Can Type 2 Diabetes be Reversed? by Functional Nutritionist Andrea Nicholson

Can type 2 diabetes be reversed?

Conventional medicine providers will often say that type 2 diabetes is a progressive disease – meaning that the disease will continually get worse and will be with you forever.  That leaves you very little choice in how the rest of your life goes.  It’s just medications, surgeries, and continually worsening health.  I don’t know about you, but that is NOT the image I want for my future.  Thankfully, the message is starting to shift!  Even the American Diabetes Association is acknowledging that there is research supporting being able to stop and even reverse disease progression. A quick search on for publications related to “reversing type 2 diabetes” reveals over 6100 publications on the topic! 

Many functional health care practitioners like myself would tell you that in many cases type 2 diabetes is reversible and thousands of people who have reversed their diabetes would tell you the same.  

You see, the root cause of diabetes is insulin resistance.  And we can see insulin resistance disappear with proper nutritional and lifestyle approaches – sometimes very quickly!  

It’s important to understand that poor nutrition and lifestyle habits to contribute to diabetes development and progression.  Following optimal nutrition and lifestyle methods can reverse this process – but only if you stick with healthy eating and positive lifestyle habits.  If you go back to eating and living the way you were when the disease started, it will return.  

Here are 5 things to know about diabetes if you’re interested in reversing your disease progression:

Address the root cause

Insulin resistance.  We know that insulin resistance develops primarily from chronically high blood sugars (and therefore chronically high insulin levels).  The most effective way to repair insulin sensitivity is to reduce blood sugar levels (and therefore insulin levels). 

Build sustainable habits

This process only works if you can stick with it.  So we have to find foods you love that also keep your blood sugars in line.  You shouldn’t feel hungry, deprived, restricted, or like you need treats.  There are countless ways to make delicious foods that won’t drive up blood sugars!

Personalize the plan for YOU

Customizing the plan, foods, and process for you.  We are all unique – and our bodies don’t react the same way to different foods, medications, exercises and lifestyles. We have to find the perfect plan for you and your life.  There is no one perfect meal plan to follow.

Implement a proven system

Research has been done primarily on three mechanisms of action – bariatric surgery, very low-calorie dieting, and low carbohydrate dieting.  All three can provide normal blood glucose levels within days to weeks in people with type 2 diabetes.  The differences come with the risks and sustainability of the plan. 

Bariatric surgery comes with usual surgical risks and works by essentially forcing the person to diet because they literally cannot take in much food at one time.  This can lower blood sugars and insulin simply due to the quantity of food consumed.  However, people often end up eating more often in order to consume adequate nutrition throughout the day.  Depending on food choices, this can cause blood sugar and insulin both to rise and stay elevated throughout the day without significant breaks between meals/snacks.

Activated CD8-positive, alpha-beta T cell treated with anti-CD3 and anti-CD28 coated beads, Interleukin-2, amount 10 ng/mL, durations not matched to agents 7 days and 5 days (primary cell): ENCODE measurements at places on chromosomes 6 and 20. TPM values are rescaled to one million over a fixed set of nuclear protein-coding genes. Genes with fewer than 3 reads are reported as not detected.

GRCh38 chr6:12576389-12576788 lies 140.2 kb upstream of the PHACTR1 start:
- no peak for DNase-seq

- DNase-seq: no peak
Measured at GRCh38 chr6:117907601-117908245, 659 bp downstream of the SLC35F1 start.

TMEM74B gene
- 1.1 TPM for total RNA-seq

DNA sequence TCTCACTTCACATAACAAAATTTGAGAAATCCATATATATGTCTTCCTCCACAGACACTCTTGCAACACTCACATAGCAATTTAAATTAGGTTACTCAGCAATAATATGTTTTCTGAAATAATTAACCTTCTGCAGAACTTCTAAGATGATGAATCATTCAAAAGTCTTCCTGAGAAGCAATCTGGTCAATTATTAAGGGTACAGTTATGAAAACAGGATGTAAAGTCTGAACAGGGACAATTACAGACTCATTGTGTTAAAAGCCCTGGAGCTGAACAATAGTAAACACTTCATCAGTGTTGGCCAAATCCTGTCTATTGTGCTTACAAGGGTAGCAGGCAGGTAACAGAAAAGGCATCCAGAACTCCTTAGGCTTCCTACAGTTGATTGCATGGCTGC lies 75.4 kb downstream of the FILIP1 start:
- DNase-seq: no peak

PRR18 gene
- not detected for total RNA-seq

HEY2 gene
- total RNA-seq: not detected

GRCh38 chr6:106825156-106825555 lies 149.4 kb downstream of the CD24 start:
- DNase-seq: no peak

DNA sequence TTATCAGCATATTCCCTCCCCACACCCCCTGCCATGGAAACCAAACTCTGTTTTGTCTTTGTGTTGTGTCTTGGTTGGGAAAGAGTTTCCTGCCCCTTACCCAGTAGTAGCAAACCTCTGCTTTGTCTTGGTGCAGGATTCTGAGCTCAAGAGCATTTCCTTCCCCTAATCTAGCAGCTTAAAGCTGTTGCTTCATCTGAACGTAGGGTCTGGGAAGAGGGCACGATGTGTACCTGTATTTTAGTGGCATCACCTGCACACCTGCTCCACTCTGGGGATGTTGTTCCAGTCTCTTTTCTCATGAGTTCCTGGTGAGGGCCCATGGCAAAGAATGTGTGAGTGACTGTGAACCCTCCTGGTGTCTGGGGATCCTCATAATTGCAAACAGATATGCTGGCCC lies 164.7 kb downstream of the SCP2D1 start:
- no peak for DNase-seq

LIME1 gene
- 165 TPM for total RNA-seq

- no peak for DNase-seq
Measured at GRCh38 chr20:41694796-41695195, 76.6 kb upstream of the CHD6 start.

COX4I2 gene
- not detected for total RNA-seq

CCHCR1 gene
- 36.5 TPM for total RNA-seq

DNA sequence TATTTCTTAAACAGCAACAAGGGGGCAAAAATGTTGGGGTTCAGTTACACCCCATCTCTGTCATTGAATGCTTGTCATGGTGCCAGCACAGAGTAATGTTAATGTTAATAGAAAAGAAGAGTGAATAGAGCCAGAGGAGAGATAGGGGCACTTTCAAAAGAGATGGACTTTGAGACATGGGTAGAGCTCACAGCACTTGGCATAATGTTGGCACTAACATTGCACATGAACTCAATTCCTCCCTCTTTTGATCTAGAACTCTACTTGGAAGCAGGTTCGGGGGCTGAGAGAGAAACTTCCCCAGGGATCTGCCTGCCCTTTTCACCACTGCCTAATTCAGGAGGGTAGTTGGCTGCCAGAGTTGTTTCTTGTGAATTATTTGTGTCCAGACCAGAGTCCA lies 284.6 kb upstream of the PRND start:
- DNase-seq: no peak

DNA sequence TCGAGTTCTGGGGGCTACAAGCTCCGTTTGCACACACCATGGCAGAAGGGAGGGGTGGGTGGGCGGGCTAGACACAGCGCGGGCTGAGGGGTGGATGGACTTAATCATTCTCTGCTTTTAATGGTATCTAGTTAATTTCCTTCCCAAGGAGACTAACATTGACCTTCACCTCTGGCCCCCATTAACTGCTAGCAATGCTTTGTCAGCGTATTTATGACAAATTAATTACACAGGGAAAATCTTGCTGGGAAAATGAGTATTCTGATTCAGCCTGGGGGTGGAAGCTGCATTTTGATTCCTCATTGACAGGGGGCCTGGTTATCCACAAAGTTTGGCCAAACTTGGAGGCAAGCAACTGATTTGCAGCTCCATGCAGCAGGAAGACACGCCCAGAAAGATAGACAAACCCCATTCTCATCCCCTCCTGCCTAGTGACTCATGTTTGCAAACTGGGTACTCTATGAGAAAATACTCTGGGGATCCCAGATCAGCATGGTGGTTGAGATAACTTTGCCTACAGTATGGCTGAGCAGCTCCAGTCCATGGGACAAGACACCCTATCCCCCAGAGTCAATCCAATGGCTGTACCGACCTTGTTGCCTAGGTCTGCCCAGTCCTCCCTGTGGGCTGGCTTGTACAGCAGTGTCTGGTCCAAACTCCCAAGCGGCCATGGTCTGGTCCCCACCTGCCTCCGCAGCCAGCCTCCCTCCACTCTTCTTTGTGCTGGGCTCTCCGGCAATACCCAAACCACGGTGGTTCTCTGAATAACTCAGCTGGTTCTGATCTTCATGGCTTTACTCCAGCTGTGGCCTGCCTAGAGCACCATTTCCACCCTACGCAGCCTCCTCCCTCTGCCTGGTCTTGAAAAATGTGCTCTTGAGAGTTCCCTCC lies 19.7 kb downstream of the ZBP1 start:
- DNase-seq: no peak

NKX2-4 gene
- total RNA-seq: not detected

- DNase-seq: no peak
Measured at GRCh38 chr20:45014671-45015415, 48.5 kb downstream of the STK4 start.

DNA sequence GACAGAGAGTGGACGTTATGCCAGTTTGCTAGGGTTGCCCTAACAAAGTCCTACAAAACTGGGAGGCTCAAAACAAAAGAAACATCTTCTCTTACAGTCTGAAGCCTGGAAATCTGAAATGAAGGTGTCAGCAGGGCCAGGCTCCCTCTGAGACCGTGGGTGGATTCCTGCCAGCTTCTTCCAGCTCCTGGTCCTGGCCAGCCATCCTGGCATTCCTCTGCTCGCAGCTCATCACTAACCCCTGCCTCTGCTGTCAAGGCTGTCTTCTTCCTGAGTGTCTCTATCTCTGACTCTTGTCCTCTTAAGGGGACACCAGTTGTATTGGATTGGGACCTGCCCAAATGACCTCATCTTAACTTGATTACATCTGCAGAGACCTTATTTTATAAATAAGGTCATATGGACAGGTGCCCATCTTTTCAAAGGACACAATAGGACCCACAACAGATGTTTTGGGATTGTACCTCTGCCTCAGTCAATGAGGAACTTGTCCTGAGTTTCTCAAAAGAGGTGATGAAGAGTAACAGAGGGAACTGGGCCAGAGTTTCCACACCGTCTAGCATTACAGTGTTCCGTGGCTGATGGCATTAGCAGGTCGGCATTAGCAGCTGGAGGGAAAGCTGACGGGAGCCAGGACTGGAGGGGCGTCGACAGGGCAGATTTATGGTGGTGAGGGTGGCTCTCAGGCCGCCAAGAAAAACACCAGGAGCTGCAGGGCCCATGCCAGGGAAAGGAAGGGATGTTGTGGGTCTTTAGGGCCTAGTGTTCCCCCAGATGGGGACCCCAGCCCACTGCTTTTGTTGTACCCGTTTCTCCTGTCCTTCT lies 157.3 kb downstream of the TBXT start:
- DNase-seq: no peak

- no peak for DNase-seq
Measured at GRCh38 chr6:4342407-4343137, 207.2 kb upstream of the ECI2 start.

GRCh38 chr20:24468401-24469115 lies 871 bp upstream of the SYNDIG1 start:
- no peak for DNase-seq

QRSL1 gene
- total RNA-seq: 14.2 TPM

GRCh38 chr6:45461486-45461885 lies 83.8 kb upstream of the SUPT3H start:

Very low-calorie diet works in essentially the same way as bariatric surgery, only the minimal caloric intake is by choice, rather than surgery.  The main challenges here are hunger and lowered metabolic rate over time.  This type of diet has been found to be extremely successful over the short term, but ultimately hunger wins the battle and the person will eat more again.  This often comes with weight gain due to slowed metabolic rate. 

The third plan is therapeutic carbohydrate restriction.  The level of restriction varies from person to person by their unique insulin sensitivity and carbohydrate intolerance.  Some clients find that extremely low carbohydrate intake is required to lower their blood sugar levels and repair insulin sensitivity.  This may be anywhere from zero to 20g of carbs per day.  Others find that they are still able to have up to 50 or 100g of carbohydrates per day, from high fiber choices (primarily vegetables).  Once people adapt to this style of eating, they often find that it is satiating enough to stick with long term.  The only minor struggle at the beginning of changing the approach to food and letting go of breads, pastas, rice, and other refined grains. 

The main risk with low carbohydrate eating (as well as bariatric surgery and low calorie eating) is for those taking diabetes medications.  This nutrition plan can reverse elevations in blood sugars and insulin levels so quickly, people often become overmedicated very quickly. It is critical that your prescribing physician be aware of your plan so they can adjust any medications as needed.  

Find and utilize support

The most successful clients had support.  Family, friends, medical providers, supportive coaching, and thorough education.  These are the makings of a sustainable plan.  Clients who leaned in asking for help, seeking education, and embracing technologies (like CGMs, wearable fitness trackers, and online coaching) have by far been the most successful.  Diabetes develops over years, often decades before you ever knew it.  Unraveling the lifestyle and eating habits is difficult for many people.  Make it easy – surround yourself with support.  


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